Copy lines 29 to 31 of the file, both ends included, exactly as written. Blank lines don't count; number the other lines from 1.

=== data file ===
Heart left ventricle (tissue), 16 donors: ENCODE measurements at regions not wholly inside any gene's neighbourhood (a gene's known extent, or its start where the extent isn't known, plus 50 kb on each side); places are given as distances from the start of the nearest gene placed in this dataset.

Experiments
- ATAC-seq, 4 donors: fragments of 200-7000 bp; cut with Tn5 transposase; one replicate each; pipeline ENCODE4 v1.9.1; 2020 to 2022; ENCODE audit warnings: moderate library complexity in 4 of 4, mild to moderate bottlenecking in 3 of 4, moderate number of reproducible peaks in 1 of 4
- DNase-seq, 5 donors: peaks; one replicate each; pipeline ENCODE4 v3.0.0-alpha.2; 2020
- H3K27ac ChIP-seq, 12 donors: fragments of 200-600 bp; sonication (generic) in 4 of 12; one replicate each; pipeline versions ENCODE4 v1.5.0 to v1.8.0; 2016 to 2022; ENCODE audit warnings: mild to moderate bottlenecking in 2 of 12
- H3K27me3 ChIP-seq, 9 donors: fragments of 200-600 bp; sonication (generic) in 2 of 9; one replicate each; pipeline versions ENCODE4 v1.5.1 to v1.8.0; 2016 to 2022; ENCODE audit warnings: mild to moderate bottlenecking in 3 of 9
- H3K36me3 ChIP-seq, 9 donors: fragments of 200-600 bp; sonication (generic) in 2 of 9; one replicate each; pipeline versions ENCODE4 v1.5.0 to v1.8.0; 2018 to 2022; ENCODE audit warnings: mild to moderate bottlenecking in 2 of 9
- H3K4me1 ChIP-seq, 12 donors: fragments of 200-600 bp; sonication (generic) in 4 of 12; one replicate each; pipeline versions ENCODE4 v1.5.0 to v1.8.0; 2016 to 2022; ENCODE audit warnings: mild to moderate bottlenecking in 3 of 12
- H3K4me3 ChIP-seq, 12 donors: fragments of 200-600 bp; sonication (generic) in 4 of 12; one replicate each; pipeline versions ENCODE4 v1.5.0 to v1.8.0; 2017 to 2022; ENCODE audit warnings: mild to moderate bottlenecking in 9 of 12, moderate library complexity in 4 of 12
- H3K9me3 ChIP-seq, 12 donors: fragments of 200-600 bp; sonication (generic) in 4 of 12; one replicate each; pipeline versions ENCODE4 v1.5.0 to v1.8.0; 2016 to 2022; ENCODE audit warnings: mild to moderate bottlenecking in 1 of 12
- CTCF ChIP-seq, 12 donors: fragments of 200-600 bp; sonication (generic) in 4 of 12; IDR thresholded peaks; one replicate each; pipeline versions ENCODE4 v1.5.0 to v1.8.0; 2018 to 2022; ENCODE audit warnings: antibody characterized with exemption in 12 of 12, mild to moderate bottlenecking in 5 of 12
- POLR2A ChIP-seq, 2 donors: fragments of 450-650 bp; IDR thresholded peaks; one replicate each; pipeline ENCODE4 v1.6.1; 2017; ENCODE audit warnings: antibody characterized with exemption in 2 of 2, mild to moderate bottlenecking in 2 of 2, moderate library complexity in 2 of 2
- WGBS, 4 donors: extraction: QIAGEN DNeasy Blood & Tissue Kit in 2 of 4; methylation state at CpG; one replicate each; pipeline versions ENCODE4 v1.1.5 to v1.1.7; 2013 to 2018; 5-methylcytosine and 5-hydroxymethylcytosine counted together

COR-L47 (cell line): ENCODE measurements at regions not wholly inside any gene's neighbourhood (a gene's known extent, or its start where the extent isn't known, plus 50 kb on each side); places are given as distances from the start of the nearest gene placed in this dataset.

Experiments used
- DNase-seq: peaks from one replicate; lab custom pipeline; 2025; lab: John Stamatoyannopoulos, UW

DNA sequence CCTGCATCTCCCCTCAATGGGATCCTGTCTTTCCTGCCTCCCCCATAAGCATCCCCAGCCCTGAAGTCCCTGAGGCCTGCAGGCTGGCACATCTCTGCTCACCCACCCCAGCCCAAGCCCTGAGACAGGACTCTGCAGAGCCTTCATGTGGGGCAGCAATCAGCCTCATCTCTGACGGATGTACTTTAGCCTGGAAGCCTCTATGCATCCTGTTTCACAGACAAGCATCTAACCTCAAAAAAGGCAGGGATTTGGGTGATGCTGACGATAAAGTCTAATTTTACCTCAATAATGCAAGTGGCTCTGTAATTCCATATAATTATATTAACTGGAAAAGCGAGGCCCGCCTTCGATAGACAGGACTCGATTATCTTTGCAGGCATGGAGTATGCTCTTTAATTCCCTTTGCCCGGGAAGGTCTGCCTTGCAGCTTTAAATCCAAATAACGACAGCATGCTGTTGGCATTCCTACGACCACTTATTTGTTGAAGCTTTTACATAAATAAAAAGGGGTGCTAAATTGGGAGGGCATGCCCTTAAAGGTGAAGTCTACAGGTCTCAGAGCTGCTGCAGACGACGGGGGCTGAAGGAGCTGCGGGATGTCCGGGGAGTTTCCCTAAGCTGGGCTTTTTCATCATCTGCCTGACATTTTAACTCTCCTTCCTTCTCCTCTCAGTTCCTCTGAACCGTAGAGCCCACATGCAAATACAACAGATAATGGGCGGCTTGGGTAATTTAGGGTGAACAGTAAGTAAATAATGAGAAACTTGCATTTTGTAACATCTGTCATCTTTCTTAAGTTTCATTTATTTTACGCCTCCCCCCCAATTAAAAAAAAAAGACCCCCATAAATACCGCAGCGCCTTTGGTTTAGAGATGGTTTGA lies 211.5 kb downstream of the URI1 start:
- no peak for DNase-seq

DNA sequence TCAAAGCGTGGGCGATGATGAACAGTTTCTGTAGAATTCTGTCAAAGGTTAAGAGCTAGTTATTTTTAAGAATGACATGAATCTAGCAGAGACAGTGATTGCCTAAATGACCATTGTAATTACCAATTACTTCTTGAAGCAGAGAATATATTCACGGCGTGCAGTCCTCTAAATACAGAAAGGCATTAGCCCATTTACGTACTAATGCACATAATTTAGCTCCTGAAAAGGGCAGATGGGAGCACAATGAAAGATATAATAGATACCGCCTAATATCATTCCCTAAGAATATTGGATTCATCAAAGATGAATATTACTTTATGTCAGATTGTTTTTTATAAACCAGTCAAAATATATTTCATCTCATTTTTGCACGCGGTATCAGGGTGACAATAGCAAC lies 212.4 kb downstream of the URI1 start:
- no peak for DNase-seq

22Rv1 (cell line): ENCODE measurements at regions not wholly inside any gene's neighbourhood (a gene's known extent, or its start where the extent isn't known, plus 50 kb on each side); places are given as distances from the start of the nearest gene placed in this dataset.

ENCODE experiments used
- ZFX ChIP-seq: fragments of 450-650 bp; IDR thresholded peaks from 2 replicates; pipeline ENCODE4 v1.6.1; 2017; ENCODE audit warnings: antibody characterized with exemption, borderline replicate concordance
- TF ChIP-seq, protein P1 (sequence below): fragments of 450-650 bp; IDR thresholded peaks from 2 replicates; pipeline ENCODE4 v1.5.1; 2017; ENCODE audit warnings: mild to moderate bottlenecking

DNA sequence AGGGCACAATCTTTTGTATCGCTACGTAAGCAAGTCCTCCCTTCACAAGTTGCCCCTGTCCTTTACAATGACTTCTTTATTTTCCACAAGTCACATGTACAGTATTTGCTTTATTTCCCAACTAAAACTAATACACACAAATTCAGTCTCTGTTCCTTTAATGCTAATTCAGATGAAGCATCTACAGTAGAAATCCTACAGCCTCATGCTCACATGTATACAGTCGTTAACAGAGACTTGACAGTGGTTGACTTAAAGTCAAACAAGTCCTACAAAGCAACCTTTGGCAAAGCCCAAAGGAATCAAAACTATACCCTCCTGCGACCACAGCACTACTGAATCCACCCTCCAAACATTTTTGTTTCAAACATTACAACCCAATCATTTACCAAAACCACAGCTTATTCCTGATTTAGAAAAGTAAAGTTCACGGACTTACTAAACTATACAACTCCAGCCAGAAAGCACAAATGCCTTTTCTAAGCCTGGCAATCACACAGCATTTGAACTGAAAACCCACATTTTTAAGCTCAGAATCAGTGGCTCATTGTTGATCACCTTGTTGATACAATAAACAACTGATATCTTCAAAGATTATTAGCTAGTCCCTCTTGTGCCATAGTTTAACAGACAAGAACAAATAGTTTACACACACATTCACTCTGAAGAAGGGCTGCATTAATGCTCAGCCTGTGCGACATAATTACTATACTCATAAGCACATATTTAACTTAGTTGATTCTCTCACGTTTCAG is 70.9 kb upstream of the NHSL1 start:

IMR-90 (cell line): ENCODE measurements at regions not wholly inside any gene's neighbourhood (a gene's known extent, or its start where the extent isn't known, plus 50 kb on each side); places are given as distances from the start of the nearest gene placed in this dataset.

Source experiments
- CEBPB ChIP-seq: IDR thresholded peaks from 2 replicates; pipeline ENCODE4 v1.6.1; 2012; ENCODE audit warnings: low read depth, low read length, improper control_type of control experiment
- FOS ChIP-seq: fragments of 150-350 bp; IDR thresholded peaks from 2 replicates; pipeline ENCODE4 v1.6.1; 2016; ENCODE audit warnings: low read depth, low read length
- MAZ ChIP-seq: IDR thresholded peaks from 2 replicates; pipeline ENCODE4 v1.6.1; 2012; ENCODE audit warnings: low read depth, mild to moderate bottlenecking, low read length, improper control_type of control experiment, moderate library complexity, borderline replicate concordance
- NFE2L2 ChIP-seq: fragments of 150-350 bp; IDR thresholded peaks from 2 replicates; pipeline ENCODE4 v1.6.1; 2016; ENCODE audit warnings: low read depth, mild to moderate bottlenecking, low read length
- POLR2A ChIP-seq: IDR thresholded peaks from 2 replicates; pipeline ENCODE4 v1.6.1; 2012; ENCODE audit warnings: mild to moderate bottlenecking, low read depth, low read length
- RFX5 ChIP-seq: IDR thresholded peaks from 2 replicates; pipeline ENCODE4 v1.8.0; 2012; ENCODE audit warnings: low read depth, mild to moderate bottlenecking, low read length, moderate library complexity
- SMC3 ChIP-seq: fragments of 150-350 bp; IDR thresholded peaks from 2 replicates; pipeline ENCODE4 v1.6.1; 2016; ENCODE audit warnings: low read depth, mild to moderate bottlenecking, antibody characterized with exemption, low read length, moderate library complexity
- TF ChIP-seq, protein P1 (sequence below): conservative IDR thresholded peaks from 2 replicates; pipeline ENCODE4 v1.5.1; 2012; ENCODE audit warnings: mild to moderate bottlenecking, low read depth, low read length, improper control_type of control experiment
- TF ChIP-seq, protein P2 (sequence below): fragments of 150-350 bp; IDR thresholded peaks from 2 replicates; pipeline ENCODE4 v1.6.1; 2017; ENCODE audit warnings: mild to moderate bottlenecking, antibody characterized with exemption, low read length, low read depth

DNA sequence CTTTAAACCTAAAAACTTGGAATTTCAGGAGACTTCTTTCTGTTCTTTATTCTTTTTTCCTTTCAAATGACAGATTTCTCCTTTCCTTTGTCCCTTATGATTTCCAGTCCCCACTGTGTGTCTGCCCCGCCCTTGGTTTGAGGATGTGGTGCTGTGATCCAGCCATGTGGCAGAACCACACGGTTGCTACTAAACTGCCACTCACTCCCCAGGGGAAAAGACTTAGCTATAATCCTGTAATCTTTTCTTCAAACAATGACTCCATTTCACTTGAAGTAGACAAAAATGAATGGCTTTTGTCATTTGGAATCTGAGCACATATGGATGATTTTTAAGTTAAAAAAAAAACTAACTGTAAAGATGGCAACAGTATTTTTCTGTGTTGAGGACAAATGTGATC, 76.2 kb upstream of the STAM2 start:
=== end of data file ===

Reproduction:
- FOS ChIP-seq: fragments of 150-350 bp; IDR thresholded peaks from 2 replicates; pipeline ENCODE4 v1.6.1; 2016; ENCODE audit warnings: low read depth, low read length
- MAZ ChIP-seq: IDR thresholded peaks from 2 replicates; pipeline ENCODE4 v1.6.1; 2012; ENCODE audit warnings: low read depth, mild to moderate bottlenecking, low read length, improper control_type of control experiment, moderate library complexity, borderline replicate concordance
- NFE2L2 ChIP-seq: fragments of 150-350 bp; IDR thresholded peaks from 2 replicates; pipeline ENCODE4 v1.6.1; 2016; ENCODE audit warnings: low read depth, mild to moderate bottlenecking, low read length